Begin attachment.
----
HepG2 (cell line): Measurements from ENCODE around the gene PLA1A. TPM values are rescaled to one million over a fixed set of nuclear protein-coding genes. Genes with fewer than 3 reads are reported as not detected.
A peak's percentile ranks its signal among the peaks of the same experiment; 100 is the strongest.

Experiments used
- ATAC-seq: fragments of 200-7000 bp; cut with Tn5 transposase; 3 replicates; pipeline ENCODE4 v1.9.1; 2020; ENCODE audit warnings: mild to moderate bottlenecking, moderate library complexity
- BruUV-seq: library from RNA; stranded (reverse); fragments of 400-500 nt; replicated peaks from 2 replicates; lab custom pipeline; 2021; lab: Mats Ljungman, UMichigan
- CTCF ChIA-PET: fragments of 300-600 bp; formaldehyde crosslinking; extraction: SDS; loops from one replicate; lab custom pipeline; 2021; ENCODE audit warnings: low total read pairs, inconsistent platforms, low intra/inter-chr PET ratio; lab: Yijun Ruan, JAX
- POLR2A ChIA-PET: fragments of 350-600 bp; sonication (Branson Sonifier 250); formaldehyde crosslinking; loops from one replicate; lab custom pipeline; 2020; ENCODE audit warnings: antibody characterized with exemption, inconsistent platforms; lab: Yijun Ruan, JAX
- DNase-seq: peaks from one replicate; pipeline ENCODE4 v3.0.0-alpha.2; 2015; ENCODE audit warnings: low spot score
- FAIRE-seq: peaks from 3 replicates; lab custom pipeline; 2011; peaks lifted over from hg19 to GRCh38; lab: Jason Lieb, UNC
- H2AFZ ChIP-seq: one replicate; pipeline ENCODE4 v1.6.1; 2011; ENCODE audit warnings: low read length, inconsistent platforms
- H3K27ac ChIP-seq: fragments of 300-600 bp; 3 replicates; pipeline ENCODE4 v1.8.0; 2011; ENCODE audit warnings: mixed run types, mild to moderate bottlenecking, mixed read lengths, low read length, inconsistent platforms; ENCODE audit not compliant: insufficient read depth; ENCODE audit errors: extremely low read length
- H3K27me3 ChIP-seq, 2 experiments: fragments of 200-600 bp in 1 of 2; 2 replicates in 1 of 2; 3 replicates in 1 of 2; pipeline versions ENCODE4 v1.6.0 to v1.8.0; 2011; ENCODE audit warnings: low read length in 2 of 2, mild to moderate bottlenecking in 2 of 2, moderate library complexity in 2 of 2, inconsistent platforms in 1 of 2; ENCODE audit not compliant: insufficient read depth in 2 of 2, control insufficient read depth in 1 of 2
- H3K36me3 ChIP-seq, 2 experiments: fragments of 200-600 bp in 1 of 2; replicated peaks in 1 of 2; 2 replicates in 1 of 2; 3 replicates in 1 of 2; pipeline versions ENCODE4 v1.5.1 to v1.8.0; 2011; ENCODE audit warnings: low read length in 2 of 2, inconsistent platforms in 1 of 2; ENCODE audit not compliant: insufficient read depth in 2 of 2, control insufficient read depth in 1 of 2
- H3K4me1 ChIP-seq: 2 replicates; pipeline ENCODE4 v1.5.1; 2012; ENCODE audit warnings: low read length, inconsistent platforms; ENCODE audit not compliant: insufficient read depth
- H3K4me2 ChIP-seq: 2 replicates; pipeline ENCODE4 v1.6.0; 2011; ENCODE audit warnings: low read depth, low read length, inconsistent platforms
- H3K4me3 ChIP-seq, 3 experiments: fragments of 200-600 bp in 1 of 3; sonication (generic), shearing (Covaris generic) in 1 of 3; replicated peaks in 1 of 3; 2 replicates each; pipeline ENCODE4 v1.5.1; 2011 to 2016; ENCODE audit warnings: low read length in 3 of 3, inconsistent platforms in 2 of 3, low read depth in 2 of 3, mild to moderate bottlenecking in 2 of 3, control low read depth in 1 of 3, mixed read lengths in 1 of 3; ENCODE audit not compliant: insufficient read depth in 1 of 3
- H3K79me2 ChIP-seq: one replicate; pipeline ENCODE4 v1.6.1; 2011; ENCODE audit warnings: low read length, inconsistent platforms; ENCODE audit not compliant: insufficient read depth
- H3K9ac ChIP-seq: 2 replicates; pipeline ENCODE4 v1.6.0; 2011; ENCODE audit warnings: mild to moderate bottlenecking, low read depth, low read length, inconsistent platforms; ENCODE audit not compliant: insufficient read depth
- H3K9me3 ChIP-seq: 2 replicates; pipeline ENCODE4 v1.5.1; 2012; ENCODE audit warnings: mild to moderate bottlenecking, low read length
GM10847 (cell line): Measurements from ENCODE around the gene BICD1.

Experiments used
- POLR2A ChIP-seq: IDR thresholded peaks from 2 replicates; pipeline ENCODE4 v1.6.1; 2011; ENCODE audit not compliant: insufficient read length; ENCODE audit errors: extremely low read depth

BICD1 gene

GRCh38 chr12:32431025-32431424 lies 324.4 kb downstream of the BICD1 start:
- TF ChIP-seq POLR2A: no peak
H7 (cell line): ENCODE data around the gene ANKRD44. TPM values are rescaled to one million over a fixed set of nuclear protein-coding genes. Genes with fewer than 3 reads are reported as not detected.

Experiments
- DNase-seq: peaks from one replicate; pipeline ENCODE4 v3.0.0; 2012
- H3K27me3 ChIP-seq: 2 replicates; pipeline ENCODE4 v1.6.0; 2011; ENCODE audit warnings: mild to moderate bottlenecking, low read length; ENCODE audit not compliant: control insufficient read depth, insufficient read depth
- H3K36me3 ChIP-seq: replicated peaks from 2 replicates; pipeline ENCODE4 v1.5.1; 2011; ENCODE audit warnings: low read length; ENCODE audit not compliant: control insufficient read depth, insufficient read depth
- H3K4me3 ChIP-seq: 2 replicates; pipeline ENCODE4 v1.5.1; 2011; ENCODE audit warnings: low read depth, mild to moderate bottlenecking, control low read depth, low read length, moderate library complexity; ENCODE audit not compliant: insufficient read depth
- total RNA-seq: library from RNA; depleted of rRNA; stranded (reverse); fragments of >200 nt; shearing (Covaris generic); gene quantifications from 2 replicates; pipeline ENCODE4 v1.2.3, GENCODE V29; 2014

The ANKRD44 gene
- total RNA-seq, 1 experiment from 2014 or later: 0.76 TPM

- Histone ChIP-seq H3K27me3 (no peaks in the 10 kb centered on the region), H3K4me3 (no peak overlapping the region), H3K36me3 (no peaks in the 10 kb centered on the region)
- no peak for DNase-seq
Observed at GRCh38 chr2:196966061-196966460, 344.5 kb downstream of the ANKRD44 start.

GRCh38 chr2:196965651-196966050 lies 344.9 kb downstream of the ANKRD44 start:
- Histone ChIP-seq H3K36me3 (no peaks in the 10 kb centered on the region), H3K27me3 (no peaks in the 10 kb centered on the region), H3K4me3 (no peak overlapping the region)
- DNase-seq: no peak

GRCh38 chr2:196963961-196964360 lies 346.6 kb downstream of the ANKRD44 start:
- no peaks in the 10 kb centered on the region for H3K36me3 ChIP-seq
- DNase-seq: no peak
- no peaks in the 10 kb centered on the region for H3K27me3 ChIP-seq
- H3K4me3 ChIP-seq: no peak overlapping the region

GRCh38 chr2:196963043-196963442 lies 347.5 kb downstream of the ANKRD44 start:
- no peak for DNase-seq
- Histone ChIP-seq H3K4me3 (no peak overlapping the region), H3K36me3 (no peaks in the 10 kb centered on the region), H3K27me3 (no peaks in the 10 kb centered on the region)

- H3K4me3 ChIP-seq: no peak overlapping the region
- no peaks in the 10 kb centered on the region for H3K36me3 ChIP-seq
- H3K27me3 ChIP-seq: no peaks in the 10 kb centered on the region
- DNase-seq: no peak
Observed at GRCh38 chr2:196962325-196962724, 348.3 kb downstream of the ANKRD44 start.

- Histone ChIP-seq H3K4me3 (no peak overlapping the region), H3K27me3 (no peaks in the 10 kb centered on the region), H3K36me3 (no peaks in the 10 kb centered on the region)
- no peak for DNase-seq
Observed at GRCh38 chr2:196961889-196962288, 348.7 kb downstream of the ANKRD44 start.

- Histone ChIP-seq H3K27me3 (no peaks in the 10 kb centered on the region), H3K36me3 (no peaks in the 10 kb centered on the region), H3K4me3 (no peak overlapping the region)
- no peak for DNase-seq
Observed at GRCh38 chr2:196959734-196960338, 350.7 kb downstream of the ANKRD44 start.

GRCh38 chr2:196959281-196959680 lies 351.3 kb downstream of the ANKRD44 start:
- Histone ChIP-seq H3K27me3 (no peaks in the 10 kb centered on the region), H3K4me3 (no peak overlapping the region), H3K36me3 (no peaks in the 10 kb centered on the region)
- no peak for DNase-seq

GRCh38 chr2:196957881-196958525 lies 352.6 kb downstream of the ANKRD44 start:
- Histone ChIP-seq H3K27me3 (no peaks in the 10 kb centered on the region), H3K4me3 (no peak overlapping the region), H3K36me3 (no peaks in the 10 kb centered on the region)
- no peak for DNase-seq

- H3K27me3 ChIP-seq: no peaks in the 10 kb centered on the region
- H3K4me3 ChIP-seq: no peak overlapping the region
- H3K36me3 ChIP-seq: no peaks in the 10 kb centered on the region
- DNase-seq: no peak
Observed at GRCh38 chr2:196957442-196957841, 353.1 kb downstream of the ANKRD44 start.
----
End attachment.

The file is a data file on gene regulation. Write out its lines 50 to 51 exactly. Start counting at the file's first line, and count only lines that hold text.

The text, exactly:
- no peaks in the 10 kb centered on the region for H3K36me3 ChIP-seq
- H3K27me3 ChIP-seq: no peaks in the 10 kb centered on the region